The protein truncation test is based on the principle that stop codons generated by point mutations or frameshift mutations lead to a premature stop of translation. The coding region of the gene is amplified by PCR, using a sense primer tailed by a T7 promoter sequence. The amplified PCR product is then used as a template for in vitro translation testing. The PTT selectively detects translation-terminating mutations as short peptides. The size of the peptides is determined visually after autoradiography on sodium dodecyl sulfate (SDS)-polyacrylamide gel electrophoresis. It can be anticipated that small differences in the size of the protein fragments created by the truncating mutations may limit applications of the assay. For instance, truncated variants located close to the 5' binding site that result in very short translation products might be undetectable. Alternatively, for mutations situated close to the 3' binding site, the truncated and full-length products would be of nearly equal lengths and might not be resolved.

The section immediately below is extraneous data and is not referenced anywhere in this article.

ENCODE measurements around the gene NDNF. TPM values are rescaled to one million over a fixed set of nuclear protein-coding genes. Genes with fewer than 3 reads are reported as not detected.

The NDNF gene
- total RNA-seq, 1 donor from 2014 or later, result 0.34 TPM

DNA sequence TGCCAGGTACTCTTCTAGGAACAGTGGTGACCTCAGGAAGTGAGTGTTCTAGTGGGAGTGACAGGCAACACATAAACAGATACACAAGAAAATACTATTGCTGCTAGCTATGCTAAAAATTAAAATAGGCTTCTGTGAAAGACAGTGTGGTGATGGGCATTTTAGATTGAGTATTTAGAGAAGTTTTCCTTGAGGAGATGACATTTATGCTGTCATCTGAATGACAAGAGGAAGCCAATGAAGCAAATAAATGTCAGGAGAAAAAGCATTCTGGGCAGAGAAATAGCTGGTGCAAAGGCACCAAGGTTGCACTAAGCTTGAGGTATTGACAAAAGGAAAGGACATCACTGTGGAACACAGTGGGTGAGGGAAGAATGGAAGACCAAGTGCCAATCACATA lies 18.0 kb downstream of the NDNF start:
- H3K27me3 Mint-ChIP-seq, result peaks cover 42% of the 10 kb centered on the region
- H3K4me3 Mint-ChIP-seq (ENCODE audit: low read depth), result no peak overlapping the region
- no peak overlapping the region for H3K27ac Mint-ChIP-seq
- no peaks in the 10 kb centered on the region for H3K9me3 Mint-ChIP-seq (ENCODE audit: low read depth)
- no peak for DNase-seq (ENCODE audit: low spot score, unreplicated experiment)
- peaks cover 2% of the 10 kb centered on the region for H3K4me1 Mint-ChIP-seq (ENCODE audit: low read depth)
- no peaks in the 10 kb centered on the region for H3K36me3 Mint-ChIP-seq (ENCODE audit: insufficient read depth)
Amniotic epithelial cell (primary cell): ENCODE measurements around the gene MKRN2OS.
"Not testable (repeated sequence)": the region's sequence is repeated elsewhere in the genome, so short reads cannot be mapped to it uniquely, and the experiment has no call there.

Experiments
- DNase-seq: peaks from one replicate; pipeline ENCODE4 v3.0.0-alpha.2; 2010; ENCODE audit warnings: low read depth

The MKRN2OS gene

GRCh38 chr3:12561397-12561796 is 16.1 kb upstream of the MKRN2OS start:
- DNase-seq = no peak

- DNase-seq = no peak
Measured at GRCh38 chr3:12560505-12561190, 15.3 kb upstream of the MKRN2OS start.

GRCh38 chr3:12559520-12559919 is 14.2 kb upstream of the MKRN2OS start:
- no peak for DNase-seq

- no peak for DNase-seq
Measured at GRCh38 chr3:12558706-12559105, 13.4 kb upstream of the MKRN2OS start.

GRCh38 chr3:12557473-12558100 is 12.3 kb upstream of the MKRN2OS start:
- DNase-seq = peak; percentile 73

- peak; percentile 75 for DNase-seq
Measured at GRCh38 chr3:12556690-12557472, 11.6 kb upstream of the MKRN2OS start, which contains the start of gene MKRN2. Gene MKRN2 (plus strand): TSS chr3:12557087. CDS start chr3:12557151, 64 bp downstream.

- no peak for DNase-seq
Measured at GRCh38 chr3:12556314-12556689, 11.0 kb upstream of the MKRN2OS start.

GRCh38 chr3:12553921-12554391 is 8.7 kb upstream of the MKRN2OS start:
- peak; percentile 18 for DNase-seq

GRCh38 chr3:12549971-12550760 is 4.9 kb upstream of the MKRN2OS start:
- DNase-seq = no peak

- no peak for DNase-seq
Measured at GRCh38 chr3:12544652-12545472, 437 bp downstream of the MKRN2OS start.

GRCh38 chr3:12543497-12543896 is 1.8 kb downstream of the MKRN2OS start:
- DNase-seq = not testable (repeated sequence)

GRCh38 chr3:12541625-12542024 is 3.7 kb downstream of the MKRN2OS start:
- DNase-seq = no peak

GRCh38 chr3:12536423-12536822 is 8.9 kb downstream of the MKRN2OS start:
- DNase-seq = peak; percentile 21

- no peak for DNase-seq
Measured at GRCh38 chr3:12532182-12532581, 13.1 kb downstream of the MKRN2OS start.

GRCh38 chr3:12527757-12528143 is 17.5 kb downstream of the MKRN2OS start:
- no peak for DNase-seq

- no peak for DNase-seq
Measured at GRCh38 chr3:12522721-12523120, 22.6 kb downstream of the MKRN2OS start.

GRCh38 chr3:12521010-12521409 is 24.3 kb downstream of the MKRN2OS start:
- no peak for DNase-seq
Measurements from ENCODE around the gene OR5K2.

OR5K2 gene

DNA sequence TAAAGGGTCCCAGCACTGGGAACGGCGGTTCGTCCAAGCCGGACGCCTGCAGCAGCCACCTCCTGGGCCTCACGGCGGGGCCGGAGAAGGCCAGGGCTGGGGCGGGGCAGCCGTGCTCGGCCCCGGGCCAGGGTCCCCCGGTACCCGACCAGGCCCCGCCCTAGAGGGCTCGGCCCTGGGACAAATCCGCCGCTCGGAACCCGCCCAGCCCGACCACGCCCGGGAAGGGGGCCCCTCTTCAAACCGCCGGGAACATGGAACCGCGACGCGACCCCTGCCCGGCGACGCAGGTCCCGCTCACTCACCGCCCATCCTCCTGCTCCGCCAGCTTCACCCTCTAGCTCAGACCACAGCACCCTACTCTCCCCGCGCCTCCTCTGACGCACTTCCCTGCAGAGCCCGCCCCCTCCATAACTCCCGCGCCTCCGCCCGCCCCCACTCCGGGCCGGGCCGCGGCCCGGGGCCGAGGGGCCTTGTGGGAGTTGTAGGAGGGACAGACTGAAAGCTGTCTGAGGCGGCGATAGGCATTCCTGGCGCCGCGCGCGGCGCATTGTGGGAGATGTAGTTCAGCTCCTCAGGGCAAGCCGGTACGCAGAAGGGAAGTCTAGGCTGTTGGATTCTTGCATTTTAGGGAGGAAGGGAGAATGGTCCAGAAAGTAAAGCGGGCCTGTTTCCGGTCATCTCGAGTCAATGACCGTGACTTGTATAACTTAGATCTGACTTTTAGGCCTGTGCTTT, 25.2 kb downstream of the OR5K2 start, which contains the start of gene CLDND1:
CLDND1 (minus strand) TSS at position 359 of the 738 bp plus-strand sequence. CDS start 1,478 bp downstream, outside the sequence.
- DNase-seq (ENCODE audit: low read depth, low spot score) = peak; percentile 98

The PTT would be expected to be useful in the diagnosis of disorders to which terminating mutations contribute substantially. It has been used to scan genes related to disease, including familial adenomatous polyposis, hereditary breast and ovarian cancer, Duchenne's muscular dystrophy, and ophthalmic disease.82 A modification of the standard PTT called digital protein truncation to increase its sensitivity to detect mutations was utilized to detect APC mutations in fecal DNA from patients with colorectal tumors. Mutations were identified in 26 of 46 stool samples tested from patients with neoplastic disease, whereas none was identified in stools from 28 control patients who did not have neoplastic disease.83
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